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Army Corps to reach out to Game & Fish on future water releases

September 24, 2018

Residents in the Lake Havasu region this March feared potential damage to off-road trails and wildlife with the release of 9 billion gallons of water from Alamo Dam into the Bill Williams River. Now the U.S. Army Corps of Engineers is making an effort to involve the Arizona Game and Fish Department in future planned releases.

The Corps of Engineers would like for Game and Fish to act as a cooperating agency in the Alamo Dam Water Control Manual Update, according to Corps Public Information Officer James Palmer. Through a memorandum of understanding, Arizona State Parks and the Arizona Game and Fish Department would manage recreation in the area of Alamo Lake, while the Corps of Engineers manages flood control and safe operation of the dam, Palmer said.

“(Game and Fish) can approach the Corps at any time as a non-federal sponsor who would like to collaborate with the Corps on a flood risk management study, ecosystem restoration study or other study under existing Corps authority,” Palmer said. “The Corps plans to continue to keep Arizona Game and FIsh, other state and federal interests as well as private citizens as informed as possible about what is happening at Alamo Dam.”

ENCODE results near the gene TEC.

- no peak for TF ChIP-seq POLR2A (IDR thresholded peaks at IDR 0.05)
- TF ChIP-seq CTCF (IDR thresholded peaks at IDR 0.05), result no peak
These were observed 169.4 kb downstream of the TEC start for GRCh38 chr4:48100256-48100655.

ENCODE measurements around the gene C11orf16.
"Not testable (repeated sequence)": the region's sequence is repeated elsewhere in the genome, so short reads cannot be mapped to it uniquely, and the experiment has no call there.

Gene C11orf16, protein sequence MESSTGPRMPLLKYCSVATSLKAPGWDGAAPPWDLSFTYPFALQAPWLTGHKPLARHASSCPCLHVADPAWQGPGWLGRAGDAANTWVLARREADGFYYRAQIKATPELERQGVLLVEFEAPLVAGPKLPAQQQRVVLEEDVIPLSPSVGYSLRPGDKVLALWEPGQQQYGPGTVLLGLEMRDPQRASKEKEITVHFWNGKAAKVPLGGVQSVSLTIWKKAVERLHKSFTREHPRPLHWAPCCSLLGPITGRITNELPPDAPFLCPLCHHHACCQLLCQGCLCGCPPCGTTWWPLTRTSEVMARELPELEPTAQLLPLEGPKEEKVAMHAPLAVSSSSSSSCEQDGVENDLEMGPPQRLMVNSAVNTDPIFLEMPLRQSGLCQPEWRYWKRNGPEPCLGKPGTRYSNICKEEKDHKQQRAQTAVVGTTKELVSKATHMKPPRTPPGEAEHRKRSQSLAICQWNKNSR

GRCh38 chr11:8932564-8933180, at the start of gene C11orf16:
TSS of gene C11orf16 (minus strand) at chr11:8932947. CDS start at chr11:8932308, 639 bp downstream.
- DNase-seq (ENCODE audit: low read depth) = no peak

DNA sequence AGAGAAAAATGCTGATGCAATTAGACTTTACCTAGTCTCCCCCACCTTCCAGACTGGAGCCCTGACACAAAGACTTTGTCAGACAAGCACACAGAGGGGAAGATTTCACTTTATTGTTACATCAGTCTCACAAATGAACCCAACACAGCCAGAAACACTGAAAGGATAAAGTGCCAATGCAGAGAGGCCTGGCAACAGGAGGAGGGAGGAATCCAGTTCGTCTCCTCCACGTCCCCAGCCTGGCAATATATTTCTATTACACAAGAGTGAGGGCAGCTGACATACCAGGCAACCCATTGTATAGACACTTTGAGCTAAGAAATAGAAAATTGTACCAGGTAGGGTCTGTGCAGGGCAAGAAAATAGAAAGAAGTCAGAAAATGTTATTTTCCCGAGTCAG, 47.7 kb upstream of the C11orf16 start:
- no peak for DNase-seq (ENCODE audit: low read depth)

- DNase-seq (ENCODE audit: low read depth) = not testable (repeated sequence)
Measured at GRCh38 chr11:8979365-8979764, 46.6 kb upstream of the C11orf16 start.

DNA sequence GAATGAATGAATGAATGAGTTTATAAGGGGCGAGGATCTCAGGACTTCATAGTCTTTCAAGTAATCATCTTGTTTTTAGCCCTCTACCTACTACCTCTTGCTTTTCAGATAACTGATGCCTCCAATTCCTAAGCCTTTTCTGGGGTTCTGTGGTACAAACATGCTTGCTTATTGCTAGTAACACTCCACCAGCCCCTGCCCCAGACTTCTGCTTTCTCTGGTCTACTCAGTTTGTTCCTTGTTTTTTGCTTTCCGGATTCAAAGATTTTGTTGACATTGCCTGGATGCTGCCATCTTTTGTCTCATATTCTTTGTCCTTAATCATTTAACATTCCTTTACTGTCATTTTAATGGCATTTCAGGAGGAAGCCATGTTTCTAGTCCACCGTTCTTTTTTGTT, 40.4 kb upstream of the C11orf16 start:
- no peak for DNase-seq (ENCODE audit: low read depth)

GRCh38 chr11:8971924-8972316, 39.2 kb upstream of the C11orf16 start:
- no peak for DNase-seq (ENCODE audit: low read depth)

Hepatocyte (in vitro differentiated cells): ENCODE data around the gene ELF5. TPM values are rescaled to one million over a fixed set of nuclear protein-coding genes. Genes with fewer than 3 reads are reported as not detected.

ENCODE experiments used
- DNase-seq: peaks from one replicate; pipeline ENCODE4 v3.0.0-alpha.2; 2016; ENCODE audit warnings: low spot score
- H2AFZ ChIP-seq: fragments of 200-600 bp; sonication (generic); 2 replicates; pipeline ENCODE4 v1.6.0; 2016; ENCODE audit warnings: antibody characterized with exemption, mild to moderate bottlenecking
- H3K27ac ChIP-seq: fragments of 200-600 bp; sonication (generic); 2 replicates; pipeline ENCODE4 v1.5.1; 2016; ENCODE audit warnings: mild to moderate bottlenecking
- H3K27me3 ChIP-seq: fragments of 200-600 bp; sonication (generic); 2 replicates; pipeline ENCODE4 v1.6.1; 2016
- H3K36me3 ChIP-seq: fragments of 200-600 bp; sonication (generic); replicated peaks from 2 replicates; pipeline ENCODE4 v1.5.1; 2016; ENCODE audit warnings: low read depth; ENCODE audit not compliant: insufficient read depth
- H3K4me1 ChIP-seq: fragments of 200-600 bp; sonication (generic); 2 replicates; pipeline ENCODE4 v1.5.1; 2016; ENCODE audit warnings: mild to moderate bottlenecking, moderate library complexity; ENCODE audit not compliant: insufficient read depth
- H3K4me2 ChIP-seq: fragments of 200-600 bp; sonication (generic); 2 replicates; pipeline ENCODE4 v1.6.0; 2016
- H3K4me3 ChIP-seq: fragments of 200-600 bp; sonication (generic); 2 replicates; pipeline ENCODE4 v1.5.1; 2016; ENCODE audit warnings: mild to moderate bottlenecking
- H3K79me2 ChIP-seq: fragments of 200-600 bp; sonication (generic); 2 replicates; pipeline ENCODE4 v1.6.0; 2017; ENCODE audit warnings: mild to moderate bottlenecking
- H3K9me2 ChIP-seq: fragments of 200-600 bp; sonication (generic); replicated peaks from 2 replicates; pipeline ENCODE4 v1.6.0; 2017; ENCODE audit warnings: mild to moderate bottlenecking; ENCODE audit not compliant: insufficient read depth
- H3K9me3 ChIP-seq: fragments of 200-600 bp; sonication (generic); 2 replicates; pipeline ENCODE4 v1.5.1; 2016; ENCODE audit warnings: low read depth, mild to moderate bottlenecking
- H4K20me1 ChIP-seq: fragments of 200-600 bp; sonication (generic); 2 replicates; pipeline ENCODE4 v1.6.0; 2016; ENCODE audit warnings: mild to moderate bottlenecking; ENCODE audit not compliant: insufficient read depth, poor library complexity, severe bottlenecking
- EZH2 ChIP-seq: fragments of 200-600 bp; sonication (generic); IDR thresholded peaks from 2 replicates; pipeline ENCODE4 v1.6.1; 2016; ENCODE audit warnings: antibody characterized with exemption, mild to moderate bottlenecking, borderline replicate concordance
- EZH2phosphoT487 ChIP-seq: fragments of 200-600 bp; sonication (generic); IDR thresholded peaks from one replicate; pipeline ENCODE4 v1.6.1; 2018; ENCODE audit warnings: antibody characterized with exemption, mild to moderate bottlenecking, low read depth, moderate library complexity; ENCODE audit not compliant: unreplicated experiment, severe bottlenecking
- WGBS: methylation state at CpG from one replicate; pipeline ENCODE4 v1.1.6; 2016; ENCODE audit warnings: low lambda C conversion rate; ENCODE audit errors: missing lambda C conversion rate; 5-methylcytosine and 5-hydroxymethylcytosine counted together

According to Palmer, the role of cooperating agency can vary in scope and complexity based on how much of a resource commitment Game and Fish is willing to make.

This year, the Arizona Game and Fish Commission attempted unsuccessfully to postpone plans for the release of more than 9 billion gallons of water from Alamo Lake into the Bill Williams River. While the release of water was necessary for maintenance of the dam to take place, commissioners feared the release could harm spawning areas for fish native to Alamo Lake. The release proceeded as planned this month, and its impact on Alamo Lake wildlife won’t be known until the Game and Fish Department’s survey this fall.

“We’ve been keeping in touch with the interested public regarding the status of ongoing maintenance and repairs to the dam in our bi-monthly newsletter,” Palmer said. “Since Alamo Dam is an aging facility, maintenance projects are always occurring … from relatively small items such as vegetation control on the downstream dam slope to larger projects such as the work occurring in preparation of the inspection of the dam’s upper conduit.”

According to Palmer, the Corps of Engineers is willing to partner with any projects Game and Fish may be undertaking in the Alamo Dam area.

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